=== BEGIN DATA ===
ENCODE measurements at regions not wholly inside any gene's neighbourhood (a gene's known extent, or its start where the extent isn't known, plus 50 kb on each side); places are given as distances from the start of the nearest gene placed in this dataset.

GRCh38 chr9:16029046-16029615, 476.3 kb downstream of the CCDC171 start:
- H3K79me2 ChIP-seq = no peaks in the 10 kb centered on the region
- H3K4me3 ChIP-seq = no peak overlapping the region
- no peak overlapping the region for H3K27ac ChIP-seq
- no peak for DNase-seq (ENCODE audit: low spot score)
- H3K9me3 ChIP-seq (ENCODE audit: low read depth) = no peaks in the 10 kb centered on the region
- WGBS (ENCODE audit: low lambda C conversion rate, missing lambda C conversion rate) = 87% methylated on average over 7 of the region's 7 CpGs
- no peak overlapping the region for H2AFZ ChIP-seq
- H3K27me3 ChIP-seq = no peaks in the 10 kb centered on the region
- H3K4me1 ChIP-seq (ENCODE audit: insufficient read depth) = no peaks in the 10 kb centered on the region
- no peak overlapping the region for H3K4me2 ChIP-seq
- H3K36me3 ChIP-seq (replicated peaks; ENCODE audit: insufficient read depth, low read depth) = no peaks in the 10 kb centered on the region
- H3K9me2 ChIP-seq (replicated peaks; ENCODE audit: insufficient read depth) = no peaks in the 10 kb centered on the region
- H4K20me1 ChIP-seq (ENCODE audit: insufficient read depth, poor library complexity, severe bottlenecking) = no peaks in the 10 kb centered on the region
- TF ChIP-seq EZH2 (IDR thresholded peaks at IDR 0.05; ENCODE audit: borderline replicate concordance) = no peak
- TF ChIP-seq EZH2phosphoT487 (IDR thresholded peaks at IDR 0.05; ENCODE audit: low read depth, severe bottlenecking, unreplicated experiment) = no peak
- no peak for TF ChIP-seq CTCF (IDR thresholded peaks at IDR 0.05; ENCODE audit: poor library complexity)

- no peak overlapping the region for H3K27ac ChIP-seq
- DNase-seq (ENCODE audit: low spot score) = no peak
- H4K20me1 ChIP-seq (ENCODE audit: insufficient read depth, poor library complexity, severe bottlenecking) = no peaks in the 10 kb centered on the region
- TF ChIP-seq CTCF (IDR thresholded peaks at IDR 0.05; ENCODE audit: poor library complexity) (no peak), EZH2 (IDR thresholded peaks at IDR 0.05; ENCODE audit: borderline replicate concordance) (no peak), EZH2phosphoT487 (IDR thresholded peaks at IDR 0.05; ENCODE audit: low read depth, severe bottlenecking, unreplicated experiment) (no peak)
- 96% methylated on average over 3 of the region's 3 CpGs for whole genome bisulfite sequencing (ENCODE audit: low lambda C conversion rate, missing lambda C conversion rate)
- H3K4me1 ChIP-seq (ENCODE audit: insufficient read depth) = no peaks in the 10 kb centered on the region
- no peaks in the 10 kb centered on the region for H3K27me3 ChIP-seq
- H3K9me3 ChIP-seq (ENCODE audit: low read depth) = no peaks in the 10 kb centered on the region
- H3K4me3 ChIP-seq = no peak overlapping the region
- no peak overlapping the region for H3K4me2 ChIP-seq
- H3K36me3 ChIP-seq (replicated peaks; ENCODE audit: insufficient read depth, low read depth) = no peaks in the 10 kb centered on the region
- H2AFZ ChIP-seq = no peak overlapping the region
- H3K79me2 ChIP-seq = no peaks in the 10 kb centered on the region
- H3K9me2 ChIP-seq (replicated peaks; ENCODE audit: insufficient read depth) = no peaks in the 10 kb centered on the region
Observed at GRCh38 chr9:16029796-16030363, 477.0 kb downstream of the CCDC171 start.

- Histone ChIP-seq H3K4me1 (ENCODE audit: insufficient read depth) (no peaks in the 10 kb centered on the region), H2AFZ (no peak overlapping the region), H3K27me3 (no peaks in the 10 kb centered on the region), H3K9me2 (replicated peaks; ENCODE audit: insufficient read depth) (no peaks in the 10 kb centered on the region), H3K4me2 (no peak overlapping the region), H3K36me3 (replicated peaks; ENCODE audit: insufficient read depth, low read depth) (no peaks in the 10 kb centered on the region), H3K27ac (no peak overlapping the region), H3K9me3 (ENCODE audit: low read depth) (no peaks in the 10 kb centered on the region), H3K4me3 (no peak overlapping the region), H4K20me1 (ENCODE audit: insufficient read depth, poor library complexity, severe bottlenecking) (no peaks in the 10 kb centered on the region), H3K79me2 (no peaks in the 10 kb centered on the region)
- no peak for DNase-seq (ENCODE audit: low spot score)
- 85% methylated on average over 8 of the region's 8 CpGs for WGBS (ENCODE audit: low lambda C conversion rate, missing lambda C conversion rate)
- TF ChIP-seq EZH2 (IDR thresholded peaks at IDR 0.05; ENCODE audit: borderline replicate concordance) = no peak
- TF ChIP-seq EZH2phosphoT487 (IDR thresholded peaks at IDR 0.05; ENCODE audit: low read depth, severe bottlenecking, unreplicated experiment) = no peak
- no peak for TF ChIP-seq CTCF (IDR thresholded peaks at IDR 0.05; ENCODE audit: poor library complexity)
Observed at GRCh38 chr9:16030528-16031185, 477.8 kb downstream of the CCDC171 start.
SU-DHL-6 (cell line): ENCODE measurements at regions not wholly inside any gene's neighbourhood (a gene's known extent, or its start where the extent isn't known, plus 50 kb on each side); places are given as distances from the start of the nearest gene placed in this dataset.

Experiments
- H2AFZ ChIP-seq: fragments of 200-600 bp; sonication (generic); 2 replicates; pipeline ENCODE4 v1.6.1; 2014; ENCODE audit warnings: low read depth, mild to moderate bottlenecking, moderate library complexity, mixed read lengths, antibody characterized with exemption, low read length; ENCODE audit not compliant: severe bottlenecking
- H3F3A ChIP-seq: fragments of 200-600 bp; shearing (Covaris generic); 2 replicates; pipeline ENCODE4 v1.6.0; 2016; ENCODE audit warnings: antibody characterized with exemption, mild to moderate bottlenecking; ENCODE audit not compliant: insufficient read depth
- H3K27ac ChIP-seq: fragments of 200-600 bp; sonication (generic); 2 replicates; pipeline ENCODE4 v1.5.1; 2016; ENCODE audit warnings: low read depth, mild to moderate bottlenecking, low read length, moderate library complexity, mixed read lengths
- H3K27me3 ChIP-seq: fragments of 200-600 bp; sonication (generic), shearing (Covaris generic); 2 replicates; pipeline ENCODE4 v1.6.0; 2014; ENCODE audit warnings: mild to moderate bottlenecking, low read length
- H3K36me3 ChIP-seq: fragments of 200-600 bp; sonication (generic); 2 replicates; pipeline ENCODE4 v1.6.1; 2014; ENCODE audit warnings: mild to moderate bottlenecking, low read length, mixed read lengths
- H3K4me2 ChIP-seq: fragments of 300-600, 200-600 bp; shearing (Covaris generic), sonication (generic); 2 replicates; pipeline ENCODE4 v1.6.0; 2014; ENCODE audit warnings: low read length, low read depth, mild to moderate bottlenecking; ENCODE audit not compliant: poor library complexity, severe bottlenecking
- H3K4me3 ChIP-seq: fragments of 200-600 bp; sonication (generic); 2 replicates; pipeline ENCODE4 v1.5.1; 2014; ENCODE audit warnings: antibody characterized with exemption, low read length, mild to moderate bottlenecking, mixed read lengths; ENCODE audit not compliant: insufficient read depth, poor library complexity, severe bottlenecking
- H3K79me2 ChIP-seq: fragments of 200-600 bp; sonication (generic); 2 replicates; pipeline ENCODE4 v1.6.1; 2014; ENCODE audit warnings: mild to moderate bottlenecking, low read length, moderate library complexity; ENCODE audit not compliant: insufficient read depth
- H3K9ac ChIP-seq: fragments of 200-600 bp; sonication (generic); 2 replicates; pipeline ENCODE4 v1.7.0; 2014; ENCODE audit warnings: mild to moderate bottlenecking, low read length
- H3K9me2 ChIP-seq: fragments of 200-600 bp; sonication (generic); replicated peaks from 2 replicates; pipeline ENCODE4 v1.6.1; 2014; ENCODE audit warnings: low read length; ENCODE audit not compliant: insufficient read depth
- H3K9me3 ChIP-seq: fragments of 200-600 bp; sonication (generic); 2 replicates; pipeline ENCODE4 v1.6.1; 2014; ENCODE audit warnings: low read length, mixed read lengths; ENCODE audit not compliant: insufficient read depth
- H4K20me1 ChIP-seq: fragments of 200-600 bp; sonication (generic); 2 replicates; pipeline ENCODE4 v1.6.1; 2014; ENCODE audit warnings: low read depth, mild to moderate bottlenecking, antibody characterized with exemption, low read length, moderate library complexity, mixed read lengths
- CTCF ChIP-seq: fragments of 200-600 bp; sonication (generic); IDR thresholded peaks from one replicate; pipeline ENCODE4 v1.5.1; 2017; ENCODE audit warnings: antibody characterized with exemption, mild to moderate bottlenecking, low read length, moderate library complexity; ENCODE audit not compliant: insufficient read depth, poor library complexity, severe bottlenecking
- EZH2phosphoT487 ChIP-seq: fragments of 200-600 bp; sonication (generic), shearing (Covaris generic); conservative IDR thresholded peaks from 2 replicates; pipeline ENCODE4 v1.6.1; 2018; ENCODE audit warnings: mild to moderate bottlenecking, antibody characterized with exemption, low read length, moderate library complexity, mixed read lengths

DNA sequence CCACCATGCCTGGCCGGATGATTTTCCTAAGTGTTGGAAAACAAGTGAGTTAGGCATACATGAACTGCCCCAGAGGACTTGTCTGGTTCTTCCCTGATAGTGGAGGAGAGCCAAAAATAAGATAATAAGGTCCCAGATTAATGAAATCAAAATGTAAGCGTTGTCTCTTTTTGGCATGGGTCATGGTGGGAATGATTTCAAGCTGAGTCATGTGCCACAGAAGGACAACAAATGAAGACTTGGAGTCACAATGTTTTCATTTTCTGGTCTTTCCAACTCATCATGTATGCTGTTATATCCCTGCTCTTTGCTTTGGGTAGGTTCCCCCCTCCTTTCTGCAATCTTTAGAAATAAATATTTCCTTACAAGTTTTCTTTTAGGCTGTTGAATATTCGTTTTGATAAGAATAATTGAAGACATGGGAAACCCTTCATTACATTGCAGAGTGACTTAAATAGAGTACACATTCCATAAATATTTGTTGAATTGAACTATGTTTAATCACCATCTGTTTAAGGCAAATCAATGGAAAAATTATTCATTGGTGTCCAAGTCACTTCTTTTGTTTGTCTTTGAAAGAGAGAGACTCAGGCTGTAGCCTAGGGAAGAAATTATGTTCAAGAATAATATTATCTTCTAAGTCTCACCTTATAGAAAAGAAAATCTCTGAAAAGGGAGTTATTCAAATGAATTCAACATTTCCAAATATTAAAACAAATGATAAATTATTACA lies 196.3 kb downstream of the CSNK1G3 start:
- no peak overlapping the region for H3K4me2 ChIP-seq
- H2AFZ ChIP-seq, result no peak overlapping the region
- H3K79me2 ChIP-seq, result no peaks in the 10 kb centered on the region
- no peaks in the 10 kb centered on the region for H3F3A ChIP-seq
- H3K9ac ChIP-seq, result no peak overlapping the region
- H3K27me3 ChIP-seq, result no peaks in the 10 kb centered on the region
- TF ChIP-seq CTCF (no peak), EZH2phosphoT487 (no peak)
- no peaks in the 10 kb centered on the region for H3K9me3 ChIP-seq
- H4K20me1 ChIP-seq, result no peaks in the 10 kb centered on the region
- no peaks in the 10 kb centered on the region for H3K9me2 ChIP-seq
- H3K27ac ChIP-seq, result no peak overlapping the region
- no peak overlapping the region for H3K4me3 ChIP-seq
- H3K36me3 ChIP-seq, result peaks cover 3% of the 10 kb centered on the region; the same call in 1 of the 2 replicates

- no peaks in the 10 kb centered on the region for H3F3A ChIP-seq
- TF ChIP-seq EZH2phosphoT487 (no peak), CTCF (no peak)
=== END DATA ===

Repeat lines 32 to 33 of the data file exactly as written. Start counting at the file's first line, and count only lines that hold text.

- H3K9me2 ChIP-seq (replicated peaks; ENCODE audit: insufficient read depth) = no peaks in the 10 kb centered on the region
Observed at GRCh38 chr9:16029796-16030363, 477.0 kb downstream of the CCDC171 start.